When you are setting goals for the new year, don’t expect perfection from yourself. Be humble, be gritty, and be forgiving to yourself when you inevitably face setbacks.
Celebrate Small Victories
Many people gravitate to punishing themselves for slip-ups and mistakes, but positive reinforcement is much more effective than negativity. As you make your concrete action plan and set goals for the new year, define smaller goals that will lead you to achieving your long term goal. Success is a ladder, achieving your resolution is only possible if you work your way up step by step.
If you want to run a half marathon, set short-term goals to run 3 miles, then 5, then 7. When you accomplish each goal reward yourself. Share your success with others, and treat yourself to something nice, whether that is an evening at the movies, shopping for a new shirt, or simply a luxurious bubble bath.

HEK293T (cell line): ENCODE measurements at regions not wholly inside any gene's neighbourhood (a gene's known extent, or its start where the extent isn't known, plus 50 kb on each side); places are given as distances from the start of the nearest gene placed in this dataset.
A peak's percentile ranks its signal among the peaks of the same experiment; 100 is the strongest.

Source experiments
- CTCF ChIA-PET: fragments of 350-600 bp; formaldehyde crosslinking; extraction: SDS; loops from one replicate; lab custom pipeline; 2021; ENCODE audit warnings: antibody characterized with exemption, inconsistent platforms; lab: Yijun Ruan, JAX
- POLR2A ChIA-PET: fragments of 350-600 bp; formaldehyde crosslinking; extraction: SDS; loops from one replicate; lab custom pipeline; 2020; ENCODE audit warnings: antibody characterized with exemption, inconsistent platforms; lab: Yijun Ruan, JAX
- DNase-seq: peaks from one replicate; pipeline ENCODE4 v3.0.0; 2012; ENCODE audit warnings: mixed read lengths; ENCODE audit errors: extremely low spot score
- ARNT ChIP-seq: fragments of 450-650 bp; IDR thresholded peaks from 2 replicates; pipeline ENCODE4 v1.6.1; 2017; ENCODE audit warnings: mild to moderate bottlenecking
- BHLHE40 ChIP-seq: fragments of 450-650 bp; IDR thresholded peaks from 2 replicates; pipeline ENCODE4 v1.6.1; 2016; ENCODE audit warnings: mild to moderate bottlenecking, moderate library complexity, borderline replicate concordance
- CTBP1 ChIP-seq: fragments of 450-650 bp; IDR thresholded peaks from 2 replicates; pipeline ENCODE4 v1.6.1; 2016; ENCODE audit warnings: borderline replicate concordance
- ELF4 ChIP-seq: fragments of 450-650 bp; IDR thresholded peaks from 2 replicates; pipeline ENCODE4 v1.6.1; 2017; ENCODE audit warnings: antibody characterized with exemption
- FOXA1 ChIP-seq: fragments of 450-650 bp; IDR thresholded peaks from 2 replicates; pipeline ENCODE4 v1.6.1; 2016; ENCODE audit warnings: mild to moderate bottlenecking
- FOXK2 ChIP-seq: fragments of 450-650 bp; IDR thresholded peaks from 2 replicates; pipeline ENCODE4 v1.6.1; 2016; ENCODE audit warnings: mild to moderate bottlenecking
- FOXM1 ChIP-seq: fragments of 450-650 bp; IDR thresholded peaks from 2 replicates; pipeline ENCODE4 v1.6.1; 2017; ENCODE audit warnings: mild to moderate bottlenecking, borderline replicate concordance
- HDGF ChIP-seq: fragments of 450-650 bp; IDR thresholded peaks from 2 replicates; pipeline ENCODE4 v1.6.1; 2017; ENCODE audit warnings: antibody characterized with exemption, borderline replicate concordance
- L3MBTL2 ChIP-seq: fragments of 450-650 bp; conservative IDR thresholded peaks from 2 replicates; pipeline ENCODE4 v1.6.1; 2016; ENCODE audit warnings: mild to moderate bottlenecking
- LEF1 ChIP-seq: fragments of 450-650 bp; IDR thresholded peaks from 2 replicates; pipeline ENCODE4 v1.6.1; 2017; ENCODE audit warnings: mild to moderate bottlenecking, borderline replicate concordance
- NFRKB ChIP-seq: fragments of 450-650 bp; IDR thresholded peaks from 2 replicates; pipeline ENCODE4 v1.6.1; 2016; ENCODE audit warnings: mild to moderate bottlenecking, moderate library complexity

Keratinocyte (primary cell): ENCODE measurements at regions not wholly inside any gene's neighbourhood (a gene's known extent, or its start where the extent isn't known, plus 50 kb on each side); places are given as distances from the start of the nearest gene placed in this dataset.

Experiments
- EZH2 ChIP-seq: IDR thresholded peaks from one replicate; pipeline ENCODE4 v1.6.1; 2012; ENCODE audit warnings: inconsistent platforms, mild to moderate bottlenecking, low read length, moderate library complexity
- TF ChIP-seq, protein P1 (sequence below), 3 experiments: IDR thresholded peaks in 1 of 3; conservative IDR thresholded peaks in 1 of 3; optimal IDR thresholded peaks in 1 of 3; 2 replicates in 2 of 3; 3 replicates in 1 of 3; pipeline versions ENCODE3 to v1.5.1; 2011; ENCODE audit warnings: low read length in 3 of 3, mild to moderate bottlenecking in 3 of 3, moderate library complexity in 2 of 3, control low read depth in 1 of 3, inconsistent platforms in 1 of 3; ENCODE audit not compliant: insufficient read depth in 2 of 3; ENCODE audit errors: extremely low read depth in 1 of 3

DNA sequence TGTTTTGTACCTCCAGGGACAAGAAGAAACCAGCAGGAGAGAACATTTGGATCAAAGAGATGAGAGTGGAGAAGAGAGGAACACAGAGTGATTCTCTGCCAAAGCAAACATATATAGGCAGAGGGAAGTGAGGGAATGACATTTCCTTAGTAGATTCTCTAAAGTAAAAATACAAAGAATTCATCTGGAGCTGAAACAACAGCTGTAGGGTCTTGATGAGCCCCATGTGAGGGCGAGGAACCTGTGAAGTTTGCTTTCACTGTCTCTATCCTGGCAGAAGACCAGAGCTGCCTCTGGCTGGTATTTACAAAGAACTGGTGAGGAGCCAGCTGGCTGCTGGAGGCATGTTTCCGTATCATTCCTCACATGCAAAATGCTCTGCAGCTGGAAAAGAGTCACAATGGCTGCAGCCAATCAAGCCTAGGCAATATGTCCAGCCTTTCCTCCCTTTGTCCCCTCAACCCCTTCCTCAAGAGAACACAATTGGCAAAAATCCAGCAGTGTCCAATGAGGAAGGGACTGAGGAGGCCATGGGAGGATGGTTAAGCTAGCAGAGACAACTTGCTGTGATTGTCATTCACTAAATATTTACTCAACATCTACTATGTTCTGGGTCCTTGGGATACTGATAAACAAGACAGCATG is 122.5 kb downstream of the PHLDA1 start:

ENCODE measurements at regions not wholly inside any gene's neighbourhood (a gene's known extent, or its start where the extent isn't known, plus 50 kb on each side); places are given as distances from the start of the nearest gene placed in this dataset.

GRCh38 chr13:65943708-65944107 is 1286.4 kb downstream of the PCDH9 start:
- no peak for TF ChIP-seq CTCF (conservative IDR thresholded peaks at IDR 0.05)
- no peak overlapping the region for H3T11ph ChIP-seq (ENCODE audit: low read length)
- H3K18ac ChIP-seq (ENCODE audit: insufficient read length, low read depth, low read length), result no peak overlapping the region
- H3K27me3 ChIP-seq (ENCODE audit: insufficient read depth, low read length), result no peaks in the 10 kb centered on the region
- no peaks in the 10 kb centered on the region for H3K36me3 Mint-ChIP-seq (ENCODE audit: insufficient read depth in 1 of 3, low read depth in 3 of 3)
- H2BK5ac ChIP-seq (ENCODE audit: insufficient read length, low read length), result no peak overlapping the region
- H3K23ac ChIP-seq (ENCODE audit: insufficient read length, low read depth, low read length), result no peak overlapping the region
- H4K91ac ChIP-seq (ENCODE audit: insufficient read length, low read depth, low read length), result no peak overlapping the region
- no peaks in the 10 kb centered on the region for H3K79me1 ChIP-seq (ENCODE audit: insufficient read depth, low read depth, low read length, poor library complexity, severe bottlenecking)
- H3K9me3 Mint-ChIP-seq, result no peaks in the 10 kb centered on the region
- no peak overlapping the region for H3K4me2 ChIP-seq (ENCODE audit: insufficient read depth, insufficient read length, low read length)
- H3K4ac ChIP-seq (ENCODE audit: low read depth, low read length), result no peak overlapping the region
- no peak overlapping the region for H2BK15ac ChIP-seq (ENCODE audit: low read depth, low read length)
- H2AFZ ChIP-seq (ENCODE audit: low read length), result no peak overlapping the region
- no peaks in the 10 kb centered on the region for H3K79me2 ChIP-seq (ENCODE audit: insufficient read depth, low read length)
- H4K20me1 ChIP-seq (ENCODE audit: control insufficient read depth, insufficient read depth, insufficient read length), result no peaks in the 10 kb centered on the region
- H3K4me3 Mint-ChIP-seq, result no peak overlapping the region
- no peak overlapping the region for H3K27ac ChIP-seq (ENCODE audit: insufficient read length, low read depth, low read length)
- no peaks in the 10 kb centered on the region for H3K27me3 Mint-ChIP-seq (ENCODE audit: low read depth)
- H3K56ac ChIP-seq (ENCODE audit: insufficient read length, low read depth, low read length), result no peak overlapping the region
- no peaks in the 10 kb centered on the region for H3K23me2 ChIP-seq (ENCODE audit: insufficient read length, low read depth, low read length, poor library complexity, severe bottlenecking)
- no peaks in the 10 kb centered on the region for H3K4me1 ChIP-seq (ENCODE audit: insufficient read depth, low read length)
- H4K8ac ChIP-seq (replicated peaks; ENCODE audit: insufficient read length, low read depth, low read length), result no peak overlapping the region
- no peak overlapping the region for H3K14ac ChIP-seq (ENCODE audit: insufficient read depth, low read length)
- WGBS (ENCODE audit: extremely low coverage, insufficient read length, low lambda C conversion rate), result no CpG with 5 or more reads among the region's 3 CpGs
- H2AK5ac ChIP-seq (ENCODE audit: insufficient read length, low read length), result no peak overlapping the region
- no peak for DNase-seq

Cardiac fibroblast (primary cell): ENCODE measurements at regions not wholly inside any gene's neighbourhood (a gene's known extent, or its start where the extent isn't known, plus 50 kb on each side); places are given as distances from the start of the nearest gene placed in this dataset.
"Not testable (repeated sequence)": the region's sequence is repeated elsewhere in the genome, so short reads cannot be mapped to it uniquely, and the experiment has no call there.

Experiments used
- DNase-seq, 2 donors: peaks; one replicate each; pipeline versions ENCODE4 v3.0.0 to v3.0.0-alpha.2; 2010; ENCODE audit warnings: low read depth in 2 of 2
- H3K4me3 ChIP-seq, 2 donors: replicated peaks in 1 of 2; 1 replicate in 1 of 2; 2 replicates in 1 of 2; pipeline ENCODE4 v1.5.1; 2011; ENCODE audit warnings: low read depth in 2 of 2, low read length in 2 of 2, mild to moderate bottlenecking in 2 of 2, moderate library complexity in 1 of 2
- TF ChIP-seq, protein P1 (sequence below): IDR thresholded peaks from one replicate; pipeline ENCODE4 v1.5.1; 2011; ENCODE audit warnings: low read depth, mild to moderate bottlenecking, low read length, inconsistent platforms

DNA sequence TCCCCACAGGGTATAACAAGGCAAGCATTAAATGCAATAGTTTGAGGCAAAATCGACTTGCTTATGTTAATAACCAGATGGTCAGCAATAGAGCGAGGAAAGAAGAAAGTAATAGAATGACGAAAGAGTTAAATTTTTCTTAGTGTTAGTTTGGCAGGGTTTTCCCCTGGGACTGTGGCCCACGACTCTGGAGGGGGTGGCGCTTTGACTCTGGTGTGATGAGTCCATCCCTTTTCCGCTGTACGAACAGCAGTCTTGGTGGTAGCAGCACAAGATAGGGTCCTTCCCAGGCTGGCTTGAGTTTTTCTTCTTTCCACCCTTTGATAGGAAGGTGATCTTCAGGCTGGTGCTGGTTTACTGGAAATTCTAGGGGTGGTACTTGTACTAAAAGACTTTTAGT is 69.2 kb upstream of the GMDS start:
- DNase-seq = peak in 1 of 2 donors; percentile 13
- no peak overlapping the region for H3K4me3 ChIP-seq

You can celebrate participatory goals as well. Reward yourself when you master a tough self-defense skill in your Krav Maga class, or celebrate monthly milestones of you continuing to stick with your goal. When you set an ambitious New Year’s resolution, it is easy to only the distance between you and achieving your goal. Be sure to take the time to acknowledge how far you have come from where you have started, and celebrate the journey, not just the destination.
The Time Is Now
January 1st is the perfect time to challenge yourself and improve your life. As you are setting goals for New Year, make sure you are setting yourself up for success. Be concrete and realistic when you are making your plan of action, and never forget your big picture goal that is motivating you every day. Reward yourself for small victories, and forgive yourself when you inevitably slip up. Commit to your resolution: enroll in a Krav Maga class today—your better self is right around the corner.